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Wednesday, December 05, 2012

Right To Work Is On The Agenda, Snyder Says, But Still Just For Discussion

LANSING - A right-to-work bill is "on the agenda" for "thoughtful discussion," Governor Rick Snyder told reporters Tuesday night as he emerged from a closed-door meeting with legislative leadership.

While making the comments raised the likelihood that a right-to-work bill could be passed during the lame-duck session, Snyder still refused to commit to supporting such a bill.

The time is right now to discuss the issue, Snyder said, after saying all year long that it was not an issue he wanted on his agenda. Previously, Snyder had said it could cause too much controversy and detract from other issues.

What had changed, he said, was "there's been enough discussion, it's been highlighted enough, it is an important issue so it is appropriate to have a discussion and there will be decisions made in the appropriate time frame."

In one sense it is difficult to say exactly what has changed on the issue, since Snyder acknowledged there have been discussions all along on right-to-work, and since he did not make a decision on whether to support a bill.

But in reality, the governor's comments give a new urgency to the issue since he has now publicly put on the table that a decision will be made on whether to pursue a right-to-work bill and that such legislation could come during the last weeks of the lame duck session.

Snyder, flanked by Senate Majority Leader Randy Richardville (R-Monroe) and House Speaker Jase Bolger (R-Marshall) would not discuss what kind of a bill might be used if a decision was made to pursue legislation. Nor was there any discussion on whether a bill would involve both private and public workers as compared to strictly public workers.

And despite acknowledging that the timeframe for making a decision was compressed, he refused to be pinned down on whether he and the leadership would make a decision on a right-to-work bill this week.

But earlier in the day in the Senate, Richardville told reporters he expected a decision would be made on the issue within the next 72 hours at most.

The message Snyder said several times in the press conference - that lasted a little more than two minutes - was that discussions, thoughtful discussions, would be held. As Gongwer has previously reported, could include discussions with unions on concessions they could make on legislation that would be a trade-off to stop a right-to-work bill.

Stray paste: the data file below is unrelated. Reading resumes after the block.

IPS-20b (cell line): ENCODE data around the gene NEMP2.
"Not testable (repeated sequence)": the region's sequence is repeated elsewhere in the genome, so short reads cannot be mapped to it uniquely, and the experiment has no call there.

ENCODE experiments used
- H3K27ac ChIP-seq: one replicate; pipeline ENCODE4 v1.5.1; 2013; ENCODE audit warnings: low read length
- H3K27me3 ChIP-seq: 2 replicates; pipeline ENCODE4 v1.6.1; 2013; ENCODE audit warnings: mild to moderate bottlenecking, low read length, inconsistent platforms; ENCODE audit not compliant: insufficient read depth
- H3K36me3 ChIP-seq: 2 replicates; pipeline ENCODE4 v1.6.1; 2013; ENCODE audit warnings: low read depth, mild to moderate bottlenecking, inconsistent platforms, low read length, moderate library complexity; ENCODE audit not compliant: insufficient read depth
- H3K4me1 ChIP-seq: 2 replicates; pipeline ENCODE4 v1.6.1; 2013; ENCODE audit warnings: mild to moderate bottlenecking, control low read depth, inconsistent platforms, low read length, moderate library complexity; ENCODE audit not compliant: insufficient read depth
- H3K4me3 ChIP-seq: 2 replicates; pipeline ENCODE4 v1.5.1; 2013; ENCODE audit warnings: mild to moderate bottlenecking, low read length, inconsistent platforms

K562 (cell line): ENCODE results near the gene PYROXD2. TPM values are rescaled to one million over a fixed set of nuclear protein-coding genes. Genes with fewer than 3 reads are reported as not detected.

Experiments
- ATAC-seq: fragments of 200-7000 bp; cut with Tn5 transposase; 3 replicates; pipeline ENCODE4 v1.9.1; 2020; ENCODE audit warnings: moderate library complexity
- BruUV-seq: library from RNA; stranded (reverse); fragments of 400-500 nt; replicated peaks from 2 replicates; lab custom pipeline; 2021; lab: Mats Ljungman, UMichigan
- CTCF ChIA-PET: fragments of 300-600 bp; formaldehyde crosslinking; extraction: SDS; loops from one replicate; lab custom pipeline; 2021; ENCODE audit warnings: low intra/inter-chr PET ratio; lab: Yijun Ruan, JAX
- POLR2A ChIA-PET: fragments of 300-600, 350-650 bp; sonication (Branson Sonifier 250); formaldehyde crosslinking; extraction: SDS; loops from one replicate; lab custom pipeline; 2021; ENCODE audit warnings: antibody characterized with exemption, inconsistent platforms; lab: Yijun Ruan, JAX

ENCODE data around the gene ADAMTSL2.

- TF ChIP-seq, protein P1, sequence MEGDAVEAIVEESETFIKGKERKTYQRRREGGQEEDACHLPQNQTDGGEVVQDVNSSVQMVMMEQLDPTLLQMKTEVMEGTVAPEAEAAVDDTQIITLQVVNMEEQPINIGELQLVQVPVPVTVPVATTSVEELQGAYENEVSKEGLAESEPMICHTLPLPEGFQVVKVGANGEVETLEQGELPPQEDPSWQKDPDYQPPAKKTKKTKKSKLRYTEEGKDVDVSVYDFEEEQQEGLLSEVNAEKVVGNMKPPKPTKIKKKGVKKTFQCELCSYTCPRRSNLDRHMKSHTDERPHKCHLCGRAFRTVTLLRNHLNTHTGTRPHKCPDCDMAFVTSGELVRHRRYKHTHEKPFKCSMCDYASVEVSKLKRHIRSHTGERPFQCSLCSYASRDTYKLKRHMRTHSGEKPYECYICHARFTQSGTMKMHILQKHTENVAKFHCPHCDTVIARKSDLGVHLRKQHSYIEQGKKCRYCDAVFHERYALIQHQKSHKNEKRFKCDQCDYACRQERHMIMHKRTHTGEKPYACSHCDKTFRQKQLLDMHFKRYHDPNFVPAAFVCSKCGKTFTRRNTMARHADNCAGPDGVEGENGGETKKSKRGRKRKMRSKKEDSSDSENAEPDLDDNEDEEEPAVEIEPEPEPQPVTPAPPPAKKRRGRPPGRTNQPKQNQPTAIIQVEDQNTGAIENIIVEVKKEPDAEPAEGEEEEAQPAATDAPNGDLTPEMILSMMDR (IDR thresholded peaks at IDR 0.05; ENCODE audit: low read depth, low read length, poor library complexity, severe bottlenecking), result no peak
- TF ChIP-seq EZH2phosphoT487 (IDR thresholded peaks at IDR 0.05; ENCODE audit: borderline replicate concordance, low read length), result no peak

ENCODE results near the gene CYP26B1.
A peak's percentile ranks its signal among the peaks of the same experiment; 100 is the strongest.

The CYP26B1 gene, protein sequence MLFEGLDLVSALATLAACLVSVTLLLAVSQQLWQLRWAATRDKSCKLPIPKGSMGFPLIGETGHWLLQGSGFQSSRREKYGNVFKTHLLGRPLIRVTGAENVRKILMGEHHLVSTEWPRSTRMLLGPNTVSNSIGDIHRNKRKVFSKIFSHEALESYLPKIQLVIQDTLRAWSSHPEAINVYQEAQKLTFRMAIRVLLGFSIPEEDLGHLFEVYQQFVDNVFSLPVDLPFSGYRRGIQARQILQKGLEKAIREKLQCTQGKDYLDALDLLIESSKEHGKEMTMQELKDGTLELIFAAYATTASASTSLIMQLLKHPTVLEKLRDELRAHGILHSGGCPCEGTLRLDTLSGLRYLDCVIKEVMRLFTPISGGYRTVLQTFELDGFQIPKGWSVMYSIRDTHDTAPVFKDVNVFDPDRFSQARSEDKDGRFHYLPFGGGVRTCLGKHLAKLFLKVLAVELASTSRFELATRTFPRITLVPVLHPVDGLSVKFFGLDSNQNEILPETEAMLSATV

There was no reason for those discussions to end, he said. "This is a tough issue," he said, and there could be alternatives to a right-to-work bill.

Bolger told reporters the issue was finding what the right thing for the workers of Michigan would be.

"That's what the decision will be about," he said when he and Richardville were asked if they were concerned about the threat of recalls against their members if a right-to-work bill was passed.

This latest development in the controversial proposal comes one day after the Michigan Chamber of Commerce announced its support for a right-to-work bill, they called it a "freedom to work" measure, and growing pressure for the issue was evident.

Richardville, in speaking to reporters earlier in the day, said that while the Chamber's endorsement was a new development, it was not exactly surprising, nor a game-changer.

"We always figured that the Chamber of Commerce would either be neutral or in favor, so it's not a real surprise," he said. "It's an important endorsement. We will consider things on that side of the argument more so because they have endorsed it (but) it's a little bit late in the process to be a game-changer, I'd say."

In the immediate aftermath of the announcement one labor official acknowledged he was worried.

The Michigan Corrections Organization called for its members to participate in activities opposing a right-to-work bill.

And the group Progress Michigan issued a statement calling the announcement disappointing. Zack Pohl, executive director of the organization, said he hoped Snyder would stand up to the "CEO bosses in his own party" and veto any legislation that might be passed.

This story was provided by Gongwer News Service. To subscribe, click on Gongwer.Com


Author: Staff Writer
Source: Gongwer News Service


 
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